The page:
What to know about Jordan, the U.S. ally that faced an alleged coup attempt

Jordan's King Abdullah II, second from right; Queen Noor, widow of King Hussein, right; and Queen Rania, left, pose for a picture with Abdullah's half brother, Prince Hamzeh bin Hussein, and his wife, Princess Basma Otoum, during their wedding ceremony at the Royal Palace in Amman on Jan. 12, 2012. (Yousef Allan/AFP/Getty Images)

An alleged plot to unseat King Abdullah II of Jordan unfolded in early April, unsettling a close U.S. ally in the Middle East.

Following what Jordan called a “threat to the country’s stability,” authorities said Saturday, April 3, that they had arrested nearly 20 people and limited the movement of former crown prince Hamzeh bin Hussein.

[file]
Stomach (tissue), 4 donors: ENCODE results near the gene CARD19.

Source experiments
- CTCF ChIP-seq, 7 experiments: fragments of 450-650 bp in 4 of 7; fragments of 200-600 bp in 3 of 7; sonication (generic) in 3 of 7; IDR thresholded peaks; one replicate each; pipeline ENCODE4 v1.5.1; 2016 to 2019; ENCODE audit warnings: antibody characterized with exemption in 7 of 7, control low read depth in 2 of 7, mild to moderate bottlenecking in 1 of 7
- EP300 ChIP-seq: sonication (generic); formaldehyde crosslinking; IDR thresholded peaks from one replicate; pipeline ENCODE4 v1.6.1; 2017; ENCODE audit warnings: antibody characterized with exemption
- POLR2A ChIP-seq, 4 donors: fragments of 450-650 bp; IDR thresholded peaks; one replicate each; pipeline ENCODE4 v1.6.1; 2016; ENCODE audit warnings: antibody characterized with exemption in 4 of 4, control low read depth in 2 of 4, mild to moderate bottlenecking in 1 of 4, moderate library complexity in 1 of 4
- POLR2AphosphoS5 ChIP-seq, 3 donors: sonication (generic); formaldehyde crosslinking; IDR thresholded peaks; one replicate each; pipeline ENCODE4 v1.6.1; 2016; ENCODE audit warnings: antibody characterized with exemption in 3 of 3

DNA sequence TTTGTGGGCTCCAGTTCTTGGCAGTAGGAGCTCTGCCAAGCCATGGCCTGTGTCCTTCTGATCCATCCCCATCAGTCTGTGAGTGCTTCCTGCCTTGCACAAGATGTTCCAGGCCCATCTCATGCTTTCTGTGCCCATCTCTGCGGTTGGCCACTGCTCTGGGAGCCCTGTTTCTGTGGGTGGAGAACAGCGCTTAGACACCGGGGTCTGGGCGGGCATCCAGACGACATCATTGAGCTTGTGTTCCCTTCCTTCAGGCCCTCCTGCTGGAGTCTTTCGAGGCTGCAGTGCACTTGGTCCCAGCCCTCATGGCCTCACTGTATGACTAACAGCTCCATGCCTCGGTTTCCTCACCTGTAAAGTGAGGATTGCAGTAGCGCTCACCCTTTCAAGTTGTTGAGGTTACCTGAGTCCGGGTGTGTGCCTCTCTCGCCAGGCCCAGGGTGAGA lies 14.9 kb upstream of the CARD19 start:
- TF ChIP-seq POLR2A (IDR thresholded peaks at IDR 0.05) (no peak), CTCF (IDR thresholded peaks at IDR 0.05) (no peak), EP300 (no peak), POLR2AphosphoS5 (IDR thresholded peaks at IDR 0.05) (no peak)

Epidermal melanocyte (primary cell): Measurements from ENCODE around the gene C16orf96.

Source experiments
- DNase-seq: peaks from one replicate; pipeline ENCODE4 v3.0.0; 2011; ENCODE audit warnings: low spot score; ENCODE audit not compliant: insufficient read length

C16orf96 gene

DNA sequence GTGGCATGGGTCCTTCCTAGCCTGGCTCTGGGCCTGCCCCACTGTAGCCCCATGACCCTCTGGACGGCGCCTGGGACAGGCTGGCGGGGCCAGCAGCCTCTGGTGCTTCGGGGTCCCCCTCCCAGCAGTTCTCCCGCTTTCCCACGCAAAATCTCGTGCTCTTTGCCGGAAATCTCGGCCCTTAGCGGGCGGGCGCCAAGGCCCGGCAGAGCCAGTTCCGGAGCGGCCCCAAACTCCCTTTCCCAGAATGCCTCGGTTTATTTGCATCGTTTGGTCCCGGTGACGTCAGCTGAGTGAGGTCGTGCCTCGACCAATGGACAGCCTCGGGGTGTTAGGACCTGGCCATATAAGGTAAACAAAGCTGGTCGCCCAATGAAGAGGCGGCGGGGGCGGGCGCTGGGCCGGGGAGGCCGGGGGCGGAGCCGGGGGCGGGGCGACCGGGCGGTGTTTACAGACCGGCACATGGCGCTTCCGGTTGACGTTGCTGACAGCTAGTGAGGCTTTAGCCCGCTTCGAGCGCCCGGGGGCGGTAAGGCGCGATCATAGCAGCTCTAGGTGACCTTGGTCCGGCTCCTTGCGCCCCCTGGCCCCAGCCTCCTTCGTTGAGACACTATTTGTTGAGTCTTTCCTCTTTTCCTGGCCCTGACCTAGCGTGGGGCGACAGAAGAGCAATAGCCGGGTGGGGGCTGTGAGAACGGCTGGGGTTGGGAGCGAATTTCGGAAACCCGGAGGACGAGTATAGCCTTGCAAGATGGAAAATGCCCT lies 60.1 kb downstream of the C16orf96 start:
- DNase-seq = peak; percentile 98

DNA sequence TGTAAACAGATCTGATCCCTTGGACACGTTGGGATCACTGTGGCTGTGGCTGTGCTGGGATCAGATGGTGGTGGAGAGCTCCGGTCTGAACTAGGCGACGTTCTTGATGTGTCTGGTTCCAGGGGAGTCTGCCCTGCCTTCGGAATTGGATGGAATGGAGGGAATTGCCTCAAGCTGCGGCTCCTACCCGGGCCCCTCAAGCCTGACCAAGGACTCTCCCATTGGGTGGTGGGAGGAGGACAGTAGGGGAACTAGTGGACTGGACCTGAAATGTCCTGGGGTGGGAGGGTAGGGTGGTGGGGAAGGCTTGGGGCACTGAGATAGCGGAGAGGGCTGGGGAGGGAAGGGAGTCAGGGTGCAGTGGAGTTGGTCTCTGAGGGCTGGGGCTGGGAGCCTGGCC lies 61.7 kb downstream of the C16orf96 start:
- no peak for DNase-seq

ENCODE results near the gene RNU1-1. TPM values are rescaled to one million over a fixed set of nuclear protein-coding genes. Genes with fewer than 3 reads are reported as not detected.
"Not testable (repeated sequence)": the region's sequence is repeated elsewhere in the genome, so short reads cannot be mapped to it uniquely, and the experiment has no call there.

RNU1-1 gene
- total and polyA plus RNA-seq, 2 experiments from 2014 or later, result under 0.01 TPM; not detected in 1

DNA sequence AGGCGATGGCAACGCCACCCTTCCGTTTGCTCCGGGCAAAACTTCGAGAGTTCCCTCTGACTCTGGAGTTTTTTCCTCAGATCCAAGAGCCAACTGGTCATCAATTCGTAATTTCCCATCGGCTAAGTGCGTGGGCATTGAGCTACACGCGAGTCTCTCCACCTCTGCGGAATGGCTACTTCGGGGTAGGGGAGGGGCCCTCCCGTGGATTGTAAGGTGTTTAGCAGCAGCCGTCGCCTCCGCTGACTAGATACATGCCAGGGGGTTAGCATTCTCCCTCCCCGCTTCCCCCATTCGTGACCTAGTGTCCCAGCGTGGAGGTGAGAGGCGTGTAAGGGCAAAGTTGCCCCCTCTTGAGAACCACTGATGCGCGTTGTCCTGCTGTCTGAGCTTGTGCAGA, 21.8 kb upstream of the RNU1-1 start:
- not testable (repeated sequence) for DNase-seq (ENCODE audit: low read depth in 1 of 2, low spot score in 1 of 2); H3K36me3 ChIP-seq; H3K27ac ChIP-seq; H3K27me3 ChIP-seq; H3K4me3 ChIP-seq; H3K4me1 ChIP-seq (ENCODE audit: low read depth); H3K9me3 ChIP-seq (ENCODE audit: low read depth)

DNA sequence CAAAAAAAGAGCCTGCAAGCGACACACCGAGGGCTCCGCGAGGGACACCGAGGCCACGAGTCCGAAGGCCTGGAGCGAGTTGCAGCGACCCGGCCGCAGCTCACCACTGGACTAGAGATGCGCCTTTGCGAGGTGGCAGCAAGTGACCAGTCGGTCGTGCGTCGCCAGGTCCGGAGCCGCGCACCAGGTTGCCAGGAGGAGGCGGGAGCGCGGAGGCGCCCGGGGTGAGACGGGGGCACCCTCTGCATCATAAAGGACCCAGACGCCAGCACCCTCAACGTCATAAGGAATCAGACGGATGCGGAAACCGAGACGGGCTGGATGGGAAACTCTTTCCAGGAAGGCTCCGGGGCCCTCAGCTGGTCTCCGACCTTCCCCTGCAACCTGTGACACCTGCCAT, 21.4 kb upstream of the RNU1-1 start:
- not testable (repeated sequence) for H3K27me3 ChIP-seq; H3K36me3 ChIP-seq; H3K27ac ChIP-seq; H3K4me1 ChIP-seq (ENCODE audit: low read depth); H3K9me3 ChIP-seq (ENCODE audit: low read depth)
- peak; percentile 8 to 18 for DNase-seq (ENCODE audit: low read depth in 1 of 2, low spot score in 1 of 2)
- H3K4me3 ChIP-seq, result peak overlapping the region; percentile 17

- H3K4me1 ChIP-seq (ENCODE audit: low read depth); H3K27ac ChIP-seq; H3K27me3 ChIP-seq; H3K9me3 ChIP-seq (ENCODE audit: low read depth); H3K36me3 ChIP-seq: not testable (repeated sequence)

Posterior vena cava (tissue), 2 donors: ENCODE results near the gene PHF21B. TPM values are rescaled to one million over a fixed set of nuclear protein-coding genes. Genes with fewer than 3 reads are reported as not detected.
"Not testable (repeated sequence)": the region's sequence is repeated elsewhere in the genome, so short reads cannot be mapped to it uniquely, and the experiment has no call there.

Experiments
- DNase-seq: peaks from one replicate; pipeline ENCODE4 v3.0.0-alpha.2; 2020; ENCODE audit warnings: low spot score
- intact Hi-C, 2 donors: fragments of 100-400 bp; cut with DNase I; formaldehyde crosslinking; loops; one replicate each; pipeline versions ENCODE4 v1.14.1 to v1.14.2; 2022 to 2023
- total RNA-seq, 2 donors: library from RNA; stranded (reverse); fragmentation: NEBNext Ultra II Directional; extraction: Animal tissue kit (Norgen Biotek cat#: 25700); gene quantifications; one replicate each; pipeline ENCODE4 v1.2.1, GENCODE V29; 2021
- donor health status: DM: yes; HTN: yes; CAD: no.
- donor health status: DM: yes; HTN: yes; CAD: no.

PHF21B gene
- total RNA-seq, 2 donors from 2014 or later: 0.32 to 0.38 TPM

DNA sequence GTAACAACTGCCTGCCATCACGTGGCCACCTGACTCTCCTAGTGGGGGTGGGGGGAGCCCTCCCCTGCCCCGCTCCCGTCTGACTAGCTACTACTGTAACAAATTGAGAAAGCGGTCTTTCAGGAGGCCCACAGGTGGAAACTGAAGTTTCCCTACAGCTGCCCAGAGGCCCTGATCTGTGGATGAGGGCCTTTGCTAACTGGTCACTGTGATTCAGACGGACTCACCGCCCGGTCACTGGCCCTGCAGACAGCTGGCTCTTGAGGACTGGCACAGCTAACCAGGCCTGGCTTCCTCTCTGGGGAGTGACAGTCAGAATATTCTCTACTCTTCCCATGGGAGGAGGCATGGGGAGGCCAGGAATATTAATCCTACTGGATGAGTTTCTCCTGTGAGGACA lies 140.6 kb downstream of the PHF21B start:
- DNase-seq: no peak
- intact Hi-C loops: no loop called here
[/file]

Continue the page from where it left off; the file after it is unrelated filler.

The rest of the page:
Jordan accuses former crown prince and high-ranking officials of ‘promoting sedition,’ with foreign backing

The Hashemite Kingdom of Jordan has been spared much of the political upheaval that’s rocked other capitals in the Middle East over the past decade.

But it has seen pro-democracy protest movements, been economically hurt by the coronavirus pandemic, and struggled to host more than 1 million refugees displaced by the war in neighboring Syria.

What you need to know about Jordan:

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